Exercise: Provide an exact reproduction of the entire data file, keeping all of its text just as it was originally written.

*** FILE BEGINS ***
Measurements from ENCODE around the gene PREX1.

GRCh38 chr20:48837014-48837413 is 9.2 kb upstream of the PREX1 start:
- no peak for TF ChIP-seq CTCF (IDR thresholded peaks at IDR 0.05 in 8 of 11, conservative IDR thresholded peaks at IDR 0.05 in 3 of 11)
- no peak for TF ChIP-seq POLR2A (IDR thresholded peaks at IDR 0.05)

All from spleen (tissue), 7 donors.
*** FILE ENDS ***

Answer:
Measurements from ENCODE around the gene PREX1.

GRCh38 chr20:48837014-48837413 is 9.2 kb upstream of the PREX1 start:
- no peak for TF ChIP-seq CTCF (IDR thresholded peaks at IDR 0.05 in 8 of 11, conservative IDR thresholded peaks at IDR 0.05 in 3 of 11)
- no peak for TF ChIP-seq POLR2A (IDR thresholded peaks at IDR 0.05)

All from spleen (tissue), 7 donors.